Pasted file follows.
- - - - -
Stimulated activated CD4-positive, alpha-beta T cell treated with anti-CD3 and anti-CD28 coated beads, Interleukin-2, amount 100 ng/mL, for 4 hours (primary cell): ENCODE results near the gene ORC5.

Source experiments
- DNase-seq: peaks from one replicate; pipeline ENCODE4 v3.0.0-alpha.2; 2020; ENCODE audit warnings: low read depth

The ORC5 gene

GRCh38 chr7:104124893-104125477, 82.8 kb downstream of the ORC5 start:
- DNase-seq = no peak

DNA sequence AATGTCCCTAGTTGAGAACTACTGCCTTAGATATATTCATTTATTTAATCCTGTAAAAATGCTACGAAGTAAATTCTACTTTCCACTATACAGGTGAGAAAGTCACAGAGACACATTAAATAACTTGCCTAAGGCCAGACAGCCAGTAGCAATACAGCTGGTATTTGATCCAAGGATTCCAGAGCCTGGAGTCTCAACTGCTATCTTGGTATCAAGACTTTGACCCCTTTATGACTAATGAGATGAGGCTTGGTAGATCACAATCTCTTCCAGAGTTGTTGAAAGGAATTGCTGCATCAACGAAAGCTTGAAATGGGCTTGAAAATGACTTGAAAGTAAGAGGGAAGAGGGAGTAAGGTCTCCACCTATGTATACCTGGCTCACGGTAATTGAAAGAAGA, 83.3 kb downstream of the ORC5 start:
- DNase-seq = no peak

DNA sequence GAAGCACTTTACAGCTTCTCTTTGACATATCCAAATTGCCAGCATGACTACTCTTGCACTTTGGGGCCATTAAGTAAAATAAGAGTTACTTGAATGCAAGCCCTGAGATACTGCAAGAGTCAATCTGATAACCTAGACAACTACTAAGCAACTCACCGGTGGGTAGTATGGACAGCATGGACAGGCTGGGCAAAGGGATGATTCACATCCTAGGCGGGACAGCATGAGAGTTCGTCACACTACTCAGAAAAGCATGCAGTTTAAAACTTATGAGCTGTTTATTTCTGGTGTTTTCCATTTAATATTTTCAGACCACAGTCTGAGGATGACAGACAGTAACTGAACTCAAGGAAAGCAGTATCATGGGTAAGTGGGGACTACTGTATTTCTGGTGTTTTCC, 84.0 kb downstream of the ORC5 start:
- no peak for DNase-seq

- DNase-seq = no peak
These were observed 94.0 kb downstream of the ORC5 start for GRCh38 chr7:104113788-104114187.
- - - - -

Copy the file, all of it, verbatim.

Stimulated activated CD4-positive, alpha-beta T cell treated with anti-CD3 and anti-CD28 coated beads, Interleukin-2, amount 100 ng/mL, for 4 hours (primary cell): ENCODE results near the gene ORC5.

Source experiments
- DNase-seq: peaks from one replicate; pipeline ENCODE4 v3.0.0-alpha.2; 2020; ENCODE audit warnings: low read depth

The ORC5 gene

GRCh38 chr7:104124893-104125477, 82.8 kb downstream of the ORC5 start:
- DNase-seq = no peak

DNA sequence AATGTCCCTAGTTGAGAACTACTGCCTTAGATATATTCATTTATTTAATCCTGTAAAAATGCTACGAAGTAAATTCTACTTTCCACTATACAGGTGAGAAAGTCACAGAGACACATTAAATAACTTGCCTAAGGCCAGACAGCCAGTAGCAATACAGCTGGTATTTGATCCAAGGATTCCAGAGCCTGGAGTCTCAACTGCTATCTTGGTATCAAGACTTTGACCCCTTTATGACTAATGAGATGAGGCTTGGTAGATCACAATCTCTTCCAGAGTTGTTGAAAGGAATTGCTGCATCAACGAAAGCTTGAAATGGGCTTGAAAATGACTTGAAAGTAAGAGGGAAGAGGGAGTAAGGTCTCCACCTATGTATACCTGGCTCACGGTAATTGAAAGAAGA, 83.3 kb downstream of the ORC5 start:
- DNase-seq = no peak

DNA sequence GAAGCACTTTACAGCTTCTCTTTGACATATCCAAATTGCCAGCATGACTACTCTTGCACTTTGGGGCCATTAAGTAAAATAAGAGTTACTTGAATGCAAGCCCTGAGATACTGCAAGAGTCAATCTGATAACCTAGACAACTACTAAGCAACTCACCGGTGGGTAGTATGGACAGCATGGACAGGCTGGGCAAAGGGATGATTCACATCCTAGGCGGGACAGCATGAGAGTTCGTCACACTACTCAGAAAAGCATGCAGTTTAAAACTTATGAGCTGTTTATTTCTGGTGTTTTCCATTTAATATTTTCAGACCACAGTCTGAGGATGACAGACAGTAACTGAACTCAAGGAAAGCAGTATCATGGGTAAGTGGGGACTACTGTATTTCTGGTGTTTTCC, 84.0 kb downstream of the ORC5 start:
- no peak for DNase-seq

- DNase-seq = no peak
These were observed 94.0 kb downstream of the ORC5 start for GRCh38 chr7:104113788-104114187.